ASEAN KEY DESTINATIONS
Carbon credit plan in Borneo falters
In July 2010, US investor Todd Lemons and Russian energy giant Gazprom believed they were just weeks from winning final approval for a landmark forest preservation project in Indonesia.
A year later, the project is close to collapse, a casualty of Indonesian bureaucracy, opaque laws and a secretive palm oil company.
The Rimba Raya project, on the island of Borneo, is part of a United Nations-backed scheme designed to reward poorer nations that protect their carbon-rich jungles.
Deep peat in some of Indonesia's rainforests stores billions of tons of carbon so preserving those forests is regarded as crucial in the fight against climate change.
By putting a value on the carbon, the 90,000-hectare project would help prove that investors can turn a profit from the world's jungles in ways that do not involve cutting them down.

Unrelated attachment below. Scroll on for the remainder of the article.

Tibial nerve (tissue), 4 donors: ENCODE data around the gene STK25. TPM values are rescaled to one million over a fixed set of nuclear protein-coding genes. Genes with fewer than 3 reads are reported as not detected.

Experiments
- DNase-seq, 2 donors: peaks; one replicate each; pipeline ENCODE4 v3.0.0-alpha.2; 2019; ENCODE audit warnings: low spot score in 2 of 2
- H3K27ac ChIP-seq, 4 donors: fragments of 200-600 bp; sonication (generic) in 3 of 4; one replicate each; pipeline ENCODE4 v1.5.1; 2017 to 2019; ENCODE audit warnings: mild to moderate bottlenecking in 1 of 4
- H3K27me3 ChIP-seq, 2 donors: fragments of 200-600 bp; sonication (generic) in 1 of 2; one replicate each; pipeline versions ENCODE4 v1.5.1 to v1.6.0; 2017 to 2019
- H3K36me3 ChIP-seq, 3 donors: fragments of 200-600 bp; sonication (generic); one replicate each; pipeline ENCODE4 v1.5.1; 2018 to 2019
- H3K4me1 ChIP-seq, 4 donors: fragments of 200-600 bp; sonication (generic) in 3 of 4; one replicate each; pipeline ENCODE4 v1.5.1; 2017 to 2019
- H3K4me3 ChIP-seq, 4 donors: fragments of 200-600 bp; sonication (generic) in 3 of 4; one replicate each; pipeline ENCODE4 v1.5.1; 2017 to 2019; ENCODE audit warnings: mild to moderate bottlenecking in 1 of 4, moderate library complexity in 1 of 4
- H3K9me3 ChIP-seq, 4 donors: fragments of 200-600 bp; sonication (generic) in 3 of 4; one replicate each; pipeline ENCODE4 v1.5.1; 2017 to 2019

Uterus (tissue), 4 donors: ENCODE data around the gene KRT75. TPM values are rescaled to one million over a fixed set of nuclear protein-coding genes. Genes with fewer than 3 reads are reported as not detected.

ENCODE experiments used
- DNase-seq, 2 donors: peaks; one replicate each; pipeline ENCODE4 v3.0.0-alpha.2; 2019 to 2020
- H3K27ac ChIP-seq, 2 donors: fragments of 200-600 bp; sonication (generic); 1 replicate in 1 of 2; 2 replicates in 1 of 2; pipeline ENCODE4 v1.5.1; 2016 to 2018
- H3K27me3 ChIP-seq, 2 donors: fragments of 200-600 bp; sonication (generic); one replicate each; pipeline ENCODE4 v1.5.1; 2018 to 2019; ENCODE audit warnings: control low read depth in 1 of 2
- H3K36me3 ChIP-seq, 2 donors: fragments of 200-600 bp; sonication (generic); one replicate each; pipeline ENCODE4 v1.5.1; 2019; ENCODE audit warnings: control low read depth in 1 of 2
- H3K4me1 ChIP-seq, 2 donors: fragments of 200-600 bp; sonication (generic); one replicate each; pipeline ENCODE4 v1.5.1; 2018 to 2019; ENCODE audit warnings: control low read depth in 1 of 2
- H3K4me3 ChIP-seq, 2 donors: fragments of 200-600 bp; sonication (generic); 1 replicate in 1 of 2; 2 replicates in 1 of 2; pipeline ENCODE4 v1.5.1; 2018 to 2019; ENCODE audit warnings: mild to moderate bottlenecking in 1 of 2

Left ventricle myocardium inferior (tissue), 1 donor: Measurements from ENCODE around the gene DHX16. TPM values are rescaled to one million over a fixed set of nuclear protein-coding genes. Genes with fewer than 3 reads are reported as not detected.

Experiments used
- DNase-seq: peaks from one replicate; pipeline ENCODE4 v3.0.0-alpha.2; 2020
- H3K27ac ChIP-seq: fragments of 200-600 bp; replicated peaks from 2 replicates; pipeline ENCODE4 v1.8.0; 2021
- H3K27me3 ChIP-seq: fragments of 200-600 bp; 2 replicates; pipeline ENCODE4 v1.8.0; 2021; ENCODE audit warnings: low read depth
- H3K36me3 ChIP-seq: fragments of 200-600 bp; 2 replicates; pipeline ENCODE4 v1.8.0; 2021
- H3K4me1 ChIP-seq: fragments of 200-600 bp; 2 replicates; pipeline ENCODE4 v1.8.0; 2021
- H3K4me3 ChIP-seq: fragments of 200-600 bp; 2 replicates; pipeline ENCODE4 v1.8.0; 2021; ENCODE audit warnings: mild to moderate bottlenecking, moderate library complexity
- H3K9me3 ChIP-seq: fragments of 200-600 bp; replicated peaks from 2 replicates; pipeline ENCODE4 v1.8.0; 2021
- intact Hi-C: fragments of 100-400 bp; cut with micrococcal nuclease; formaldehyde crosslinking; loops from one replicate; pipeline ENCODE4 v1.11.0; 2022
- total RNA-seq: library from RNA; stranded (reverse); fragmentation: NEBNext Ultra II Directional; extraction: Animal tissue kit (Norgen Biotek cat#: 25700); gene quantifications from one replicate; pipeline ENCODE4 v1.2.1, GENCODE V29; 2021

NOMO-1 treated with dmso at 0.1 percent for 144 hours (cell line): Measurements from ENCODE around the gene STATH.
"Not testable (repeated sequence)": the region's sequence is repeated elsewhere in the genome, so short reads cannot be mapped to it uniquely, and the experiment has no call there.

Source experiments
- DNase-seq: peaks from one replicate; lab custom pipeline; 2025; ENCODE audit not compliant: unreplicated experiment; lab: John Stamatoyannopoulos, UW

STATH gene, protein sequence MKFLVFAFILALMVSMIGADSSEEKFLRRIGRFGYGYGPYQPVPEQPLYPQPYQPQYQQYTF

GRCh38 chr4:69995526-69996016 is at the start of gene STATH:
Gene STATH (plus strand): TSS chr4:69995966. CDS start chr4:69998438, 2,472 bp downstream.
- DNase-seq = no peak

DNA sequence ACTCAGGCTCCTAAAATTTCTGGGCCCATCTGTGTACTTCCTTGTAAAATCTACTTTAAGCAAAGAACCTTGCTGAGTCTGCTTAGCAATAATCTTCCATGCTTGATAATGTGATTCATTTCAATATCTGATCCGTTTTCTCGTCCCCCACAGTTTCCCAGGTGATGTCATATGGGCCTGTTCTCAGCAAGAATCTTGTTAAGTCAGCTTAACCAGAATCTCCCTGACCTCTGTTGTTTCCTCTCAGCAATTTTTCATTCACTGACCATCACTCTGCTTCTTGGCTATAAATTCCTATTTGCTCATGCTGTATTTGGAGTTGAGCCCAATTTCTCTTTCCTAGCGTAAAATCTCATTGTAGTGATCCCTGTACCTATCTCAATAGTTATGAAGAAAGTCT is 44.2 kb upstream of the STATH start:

After three years of work, more than $2 million in development costs and what seemed like the green light from Jakarta, the project is proof that saving the world's tropical rainforests will be far more complicated than simply setting up a framework to allow market forces to function.
An investigation into the case also shows the forestry ministry is highly skeptical about a market for forest carbon credits, placing it at odds with President Susilo Bambang Yudhoyono, who supports pay-and-preserve investments to fight climate change.
Hong Kong-based Lemons, 47, a veteran of environmentally sustainable, and profitable, projects, discovered just how frustrating the ministry can be to projects such as his.
"Success was literally two months around the corner," he said. "We went through -- if there are 12 steps, we went through the first 11 on time over a 2-year period. We had some glitches, but by and large we went through the rather lengthy and complicated process in the time expected."
That's when the forestry ministry decided to slash the project's area in half, making it unviable, and handing a large chunk of forested deep peatland to a palm oil company for development.
The case is a stark reminder to Norway's government, the world's top donor to projects to protect tropical forests, on just how tough it will be to preserve Indonesia's rainforests under its $1 billion climate deal with Jakarta.
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